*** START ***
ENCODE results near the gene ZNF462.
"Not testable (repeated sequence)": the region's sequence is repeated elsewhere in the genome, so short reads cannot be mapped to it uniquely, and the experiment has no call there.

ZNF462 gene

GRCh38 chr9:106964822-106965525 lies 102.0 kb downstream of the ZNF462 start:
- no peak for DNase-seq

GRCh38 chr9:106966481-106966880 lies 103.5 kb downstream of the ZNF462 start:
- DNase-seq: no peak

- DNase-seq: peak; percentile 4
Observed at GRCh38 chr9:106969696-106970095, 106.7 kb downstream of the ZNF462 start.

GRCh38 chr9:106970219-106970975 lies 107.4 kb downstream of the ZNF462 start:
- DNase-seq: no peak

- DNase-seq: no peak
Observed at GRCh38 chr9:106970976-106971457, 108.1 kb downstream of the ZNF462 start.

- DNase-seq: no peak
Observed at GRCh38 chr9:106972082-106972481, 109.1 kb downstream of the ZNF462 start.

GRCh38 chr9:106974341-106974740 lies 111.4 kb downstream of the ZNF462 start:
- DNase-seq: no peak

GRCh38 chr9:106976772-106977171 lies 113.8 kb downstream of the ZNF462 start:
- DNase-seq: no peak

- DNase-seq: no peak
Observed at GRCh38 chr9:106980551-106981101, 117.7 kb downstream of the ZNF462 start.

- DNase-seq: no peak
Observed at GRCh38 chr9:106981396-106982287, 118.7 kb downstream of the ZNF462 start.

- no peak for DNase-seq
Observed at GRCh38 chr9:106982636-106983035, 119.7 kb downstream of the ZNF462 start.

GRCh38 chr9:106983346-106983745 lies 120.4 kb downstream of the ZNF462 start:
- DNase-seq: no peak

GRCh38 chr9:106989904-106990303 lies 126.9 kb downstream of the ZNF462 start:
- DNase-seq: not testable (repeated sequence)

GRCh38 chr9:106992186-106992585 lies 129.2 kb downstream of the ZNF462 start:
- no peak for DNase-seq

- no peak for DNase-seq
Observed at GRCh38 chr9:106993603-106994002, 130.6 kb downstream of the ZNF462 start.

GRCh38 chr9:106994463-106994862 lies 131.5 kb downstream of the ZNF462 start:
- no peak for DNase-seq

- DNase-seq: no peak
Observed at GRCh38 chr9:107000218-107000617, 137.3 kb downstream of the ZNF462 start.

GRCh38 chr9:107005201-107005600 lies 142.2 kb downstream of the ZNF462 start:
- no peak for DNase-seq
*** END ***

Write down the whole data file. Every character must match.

ENCODE results near the gene ZNF462.
"Not testable (repeated sequence)": the region's sequence is repeated elsewhere in the genome, so short reads cannot be mapped to it uniquely, and the experiment has no call there.

ZNF462 gene

GRCh38 chr9:106964822-106965525 lies 102.0 kb downstream of the ZNF462 start:
- no peak for DNase-seq

GRCh38 chr9:106966481-106966880 lies 103.5 kb downstream of the ZNF462 start:
- DNase-seq: no peak

- DNase-seq: peak; percentile 4
Observed at GRCh38 chr9:106969696-106970095, 106.7 kb downstream of the ZNF462 start.

GRCh38 chr9:106970219-106970975 lies 107.4 kb downstream of the ZNF462 start:
- DNase-seq: no peak

- DNase-seq: no peak
Observed at GRCh38 chr9:106970976-106971457, 108.1 kb downstream of the ZNF462 start.

- DNase-seq: no peak
Observed at GRCh38 chr9:106972082-106972481, 109.1 kb downstream of the ZNF462 start.

GRCh38 chr9:106974341-106974740 lies 111.4 kb downstream of the ZNF462 start:
- DNase-seq: no peak

GRCh38 chr9:106976772-106977171 lies 113.8 kb downstream of the ZNF462 start:
- DNase-seq: no peak

- DNase-seq: no peak
Observed at GRCh38 chr9:106980551-106981101, 117.7 kb downstream of the ZNF462 start.

- DNase-seq: no peak
Observed at GRCh38 chr9:106981396-106982287, 118.7 kb downstream of the ZNF462 start.

- no peak for DNase-seq
Observed at GRCh38 chr9:106982636-106983035, 119.7 kb downstream of the ZNF462 start.

GRCh38 chr9:106983346-106983745 lies 120.4 kb downstream of the ZNF462 start:
- DNase-seq: no peak

GRCh38 chr9:106989904-106990303 lies 126.9 kb downstream of the ZNF462 start:
- DNase-seq: not testable (repeated sequence)

GRCh38 chr9:106992186-106992585 lies 129.2 kb downstream of the ZNF462 start:
- no peak for DNase-seq

- no peak for DNase-seq
Observed at GRCh38 chr9:106993603-106994002, 130.6 kb downstream of the ZNF462 start.

GRCh38 chr9:106994463-106994862 lies 131.5 kb downstream of the ZNF462 start:
- no peak for DNase-seq

- DNase-seq: no peak
Observed at GRCh38 chr9:107000218-107000617, 137.3 kb downstream of the ZNF462 start.

GRCh38 chr9:107005201-107005600 lies 142.2 kb downstream of the ZNF462 start:
- no peak for DNase-seq